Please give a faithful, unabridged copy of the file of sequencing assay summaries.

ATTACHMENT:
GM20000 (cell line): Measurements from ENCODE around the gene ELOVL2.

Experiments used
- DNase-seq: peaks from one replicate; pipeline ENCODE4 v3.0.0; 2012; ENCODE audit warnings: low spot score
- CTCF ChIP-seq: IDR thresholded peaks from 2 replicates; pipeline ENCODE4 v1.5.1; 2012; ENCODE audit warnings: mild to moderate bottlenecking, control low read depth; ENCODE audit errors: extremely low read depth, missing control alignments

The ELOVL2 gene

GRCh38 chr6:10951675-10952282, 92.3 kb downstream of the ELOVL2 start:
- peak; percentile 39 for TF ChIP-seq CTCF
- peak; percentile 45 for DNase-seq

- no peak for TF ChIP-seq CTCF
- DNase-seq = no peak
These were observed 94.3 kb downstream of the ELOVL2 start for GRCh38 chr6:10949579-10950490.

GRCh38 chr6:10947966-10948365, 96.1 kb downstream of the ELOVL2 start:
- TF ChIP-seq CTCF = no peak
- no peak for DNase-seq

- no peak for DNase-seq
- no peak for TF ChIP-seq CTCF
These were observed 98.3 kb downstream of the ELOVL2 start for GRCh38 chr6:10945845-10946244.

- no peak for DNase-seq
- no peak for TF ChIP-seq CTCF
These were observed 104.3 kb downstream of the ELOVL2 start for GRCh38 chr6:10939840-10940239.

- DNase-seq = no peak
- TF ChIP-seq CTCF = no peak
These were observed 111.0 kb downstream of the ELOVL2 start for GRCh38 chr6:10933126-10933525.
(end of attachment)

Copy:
GM20000 (cell line): Measurements from ENCODE around the gene ELOVL2.

Experiments used
- DNase-seq: peaks from one replicate; pipeline ENCODE4 v3.0.0; 2012; ENCODE audit warnings: low spot score
- CTCF ChIP-seq: IDR thresholded peaks from 2 replicates; pipeline ENCODE4 v1.5.1; 2012; ENCODE audit warnings: mild to moderate bottlenecking, control low read depth; ENCODE audit errors: extremely low read depth, missing control alignments

The ELOVL2 gene

GRCh38 chr6:10951675-10952282, 92.3 kb downstream of the ELOVL2 start:
- peak; percentile 39 for TF ChIP-seq CTCF
- peak; percentile 45 for DNase-seq

- no peak for TF ChIP-seq CTCF
- DNase-seq = no peak
These were observed 94.3 kb downstream of the ELOVL2 start for GRCh38 chr6:10949579-10950490.

GRCh38 chr6:10947966-10948365, 96.1 kb downstream of the ELOVL2 start:
- TF ChIP-seq CTCF = no peak
- no peak for DNase-seq

- no peak for DNase-seq
- no peak for TF ChIP-seq CTCF
These were observed 98.3 kb downstream of the ELOVL2 start for GRCh38 chr6:10945845-10946244.

- no peak for DNase-seq
- no peak for TF ChIP-seq CTCF
These were observed 104.3 kb downstream of the ELOVL2 start for GRCh38 chr6:10939840-10940239.

- DNase-seq = no peak
- TF ChIP-seq CTCF = no peak
These were observed 111.0 kb downstream of the ELOVL2 start for GRCh38 chr6:10933126-10933525.